Consanguinity as Capital in rights assertions: Japanese-Filipino Children in the Philippines

Fiona-Katharina Seiger

Research output: Contribution to journalArticleAcademicpeer-review

8 Citations (Scopus)
5 Downloads (Pure)


This paper examines the material dimensions of ethnic identity claims by Japanese-Filipino children in the Philippines and non-governmental organizations (NGOs) advocating on their behalf. Most Japanese-Filipino clients of NGOs in the Philippines were raised by their Filipino families with little knowledge of their Japanese fathers and little or no lived experience of Japan. Although these children and young adults are often called “multi-cultural” by NGO workers, they frequently grow up with no connection to Japan other than an awareness of their Japanese parentage and Japanese cultural products equally accessible to most Filipinos. I argue that filiation can be leveraged to gain access to resources not only through the legal implications that are provided by biological relationships, but also through symbolically salient claims for belonging to a nation or people by virtue of descent. This consanguineal capital should primarily be understood in politically symbolic terms, mobilized in processes of claims-making and based on notions of “blood” and belonging and their frequent conflation with ethnicity. KEYWORDS: Ethnic identity, capital, discourse, Japanese-Filipino children, Philippines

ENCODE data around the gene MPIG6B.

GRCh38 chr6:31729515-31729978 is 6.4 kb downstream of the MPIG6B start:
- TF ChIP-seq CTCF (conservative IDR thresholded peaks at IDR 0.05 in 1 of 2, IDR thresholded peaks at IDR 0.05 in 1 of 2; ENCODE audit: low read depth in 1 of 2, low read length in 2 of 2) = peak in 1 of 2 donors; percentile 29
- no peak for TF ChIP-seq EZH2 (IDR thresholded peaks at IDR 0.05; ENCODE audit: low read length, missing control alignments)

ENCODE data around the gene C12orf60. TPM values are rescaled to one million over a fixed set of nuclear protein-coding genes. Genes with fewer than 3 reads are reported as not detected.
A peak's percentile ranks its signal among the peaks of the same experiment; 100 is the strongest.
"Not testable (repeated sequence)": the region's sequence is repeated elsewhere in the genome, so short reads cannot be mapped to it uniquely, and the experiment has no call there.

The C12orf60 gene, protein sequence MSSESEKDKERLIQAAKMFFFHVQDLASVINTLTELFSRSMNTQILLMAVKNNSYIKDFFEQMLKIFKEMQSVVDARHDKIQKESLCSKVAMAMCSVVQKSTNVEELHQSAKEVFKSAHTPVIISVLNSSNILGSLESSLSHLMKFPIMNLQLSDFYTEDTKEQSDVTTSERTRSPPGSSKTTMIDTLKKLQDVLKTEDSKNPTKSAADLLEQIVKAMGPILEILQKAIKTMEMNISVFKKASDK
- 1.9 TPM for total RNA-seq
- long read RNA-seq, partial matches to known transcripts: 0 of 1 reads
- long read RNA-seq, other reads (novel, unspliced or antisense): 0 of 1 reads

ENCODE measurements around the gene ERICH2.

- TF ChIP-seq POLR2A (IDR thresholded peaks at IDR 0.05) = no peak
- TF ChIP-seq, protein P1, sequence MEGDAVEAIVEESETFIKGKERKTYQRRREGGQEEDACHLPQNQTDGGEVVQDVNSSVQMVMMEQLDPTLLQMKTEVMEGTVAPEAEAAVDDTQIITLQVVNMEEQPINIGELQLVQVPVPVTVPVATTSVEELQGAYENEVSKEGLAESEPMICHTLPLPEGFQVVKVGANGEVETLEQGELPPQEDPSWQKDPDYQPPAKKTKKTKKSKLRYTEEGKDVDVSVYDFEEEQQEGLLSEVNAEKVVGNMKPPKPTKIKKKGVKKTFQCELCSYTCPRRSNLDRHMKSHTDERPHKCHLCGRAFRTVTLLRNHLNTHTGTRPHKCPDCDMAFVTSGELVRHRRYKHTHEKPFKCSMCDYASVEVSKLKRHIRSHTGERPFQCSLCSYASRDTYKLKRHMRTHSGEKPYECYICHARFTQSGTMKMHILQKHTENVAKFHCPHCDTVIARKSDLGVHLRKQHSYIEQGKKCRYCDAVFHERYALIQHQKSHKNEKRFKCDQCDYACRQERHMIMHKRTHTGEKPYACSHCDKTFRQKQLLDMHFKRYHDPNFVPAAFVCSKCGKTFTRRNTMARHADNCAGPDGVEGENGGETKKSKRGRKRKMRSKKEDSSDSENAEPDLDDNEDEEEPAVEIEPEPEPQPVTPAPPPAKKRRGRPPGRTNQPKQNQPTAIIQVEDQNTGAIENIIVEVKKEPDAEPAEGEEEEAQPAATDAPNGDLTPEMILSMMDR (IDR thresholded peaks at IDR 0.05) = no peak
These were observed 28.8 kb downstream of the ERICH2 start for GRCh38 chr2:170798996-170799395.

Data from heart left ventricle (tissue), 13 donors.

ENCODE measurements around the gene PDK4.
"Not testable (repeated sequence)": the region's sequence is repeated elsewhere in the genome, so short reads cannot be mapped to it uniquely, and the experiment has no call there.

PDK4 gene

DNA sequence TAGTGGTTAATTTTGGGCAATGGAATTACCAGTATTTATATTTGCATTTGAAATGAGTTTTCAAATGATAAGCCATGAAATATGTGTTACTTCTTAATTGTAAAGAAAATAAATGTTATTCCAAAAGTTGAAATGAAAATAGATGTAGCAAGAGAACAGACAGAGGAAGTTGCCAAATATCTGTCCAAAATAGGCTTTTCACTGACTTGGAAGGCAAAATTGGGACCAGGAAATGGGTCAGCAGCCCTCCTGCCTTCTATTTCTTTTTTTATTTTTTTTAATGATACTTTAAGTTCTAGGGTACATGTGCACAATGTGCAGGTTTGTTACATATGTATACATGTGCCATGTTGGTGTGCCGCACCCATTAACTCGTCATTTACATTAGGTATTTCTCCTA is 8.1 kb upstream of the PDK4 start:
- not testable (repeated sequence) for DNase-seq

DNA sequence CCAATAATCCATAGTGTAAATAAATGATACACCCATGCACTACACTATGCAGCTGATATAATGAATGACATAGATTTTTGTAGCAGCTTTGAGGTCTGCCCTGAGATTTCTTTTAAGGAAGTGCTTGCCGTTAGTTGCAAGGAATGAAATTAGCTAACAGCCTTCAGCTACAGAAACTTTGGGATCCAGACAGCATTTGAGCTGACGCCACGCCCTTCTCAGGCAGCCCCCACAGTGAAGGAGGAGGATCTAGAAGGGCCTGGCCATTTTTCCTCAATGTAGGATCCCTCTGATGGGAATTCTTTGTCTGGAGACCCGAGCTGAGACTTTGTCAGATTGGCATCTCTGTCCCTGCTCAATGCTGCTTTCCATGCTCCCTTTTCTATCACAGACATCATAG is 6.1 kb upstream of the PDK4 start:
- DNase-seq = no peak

Original languageEnglish
Pages (from-to)207-225
Number of pages19
JournalCritical Asian Studies
Issue number2
Publication statusPublished - 2017
Externally publishedYes

Bibliographical note

I would like to thank the Japan Foundation [grant number 22RE942] for having financially supported my fieldwork in Japan in 2010 and 2011. Moreover, I would like to express my gratitude to the Japan Society for the Promotion of Science (JSPS) [grant number JSPS/OF1/482] for funding my post-doctoral fellowship as well as my fieldwork in Japan in 2015 and 2016 (Under Second Recruitment of FY 2015–2016 Program).


Dive into the research topics of 'Consanguinity as Capital in rights assertions: Japanese-Filipino Children in the Philippines'. Together they form a unique fingerprint.

Cite this